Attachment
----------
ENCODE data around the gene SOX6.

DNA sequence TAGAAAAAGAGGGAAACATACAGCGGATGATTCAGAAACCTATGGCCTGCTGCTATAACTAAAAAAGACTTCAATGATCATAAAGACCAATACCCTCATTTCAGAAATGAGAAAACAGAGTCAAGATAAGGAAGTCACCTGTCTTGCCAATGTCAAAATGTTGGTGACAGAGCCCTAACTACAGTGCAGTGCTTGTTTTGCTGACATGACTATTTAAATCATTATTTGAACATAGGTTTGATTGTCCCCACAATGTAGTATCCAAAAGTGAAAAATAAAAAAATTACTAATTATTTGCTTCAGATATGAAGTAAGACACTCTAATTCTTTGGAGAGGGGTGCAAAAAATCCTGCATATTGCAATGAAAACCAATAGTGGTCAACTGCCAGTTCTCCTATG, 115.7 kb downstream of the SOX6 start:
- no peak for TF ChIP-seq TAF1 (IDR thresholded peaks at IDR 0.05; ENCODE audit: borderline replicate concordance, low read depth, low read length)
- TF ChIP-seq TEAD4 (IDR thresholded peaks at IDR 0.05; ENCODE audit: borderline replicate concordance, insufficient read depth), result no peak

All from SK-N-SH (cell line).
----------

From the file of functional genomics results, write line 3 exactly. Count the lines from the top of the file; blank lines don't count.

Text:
- no peak for TF ChIP-seq TAF1 (IDR thresholded peaks at IDR 0.05; ENCODE audit: borderline replicate concordance, low read depth, low read length)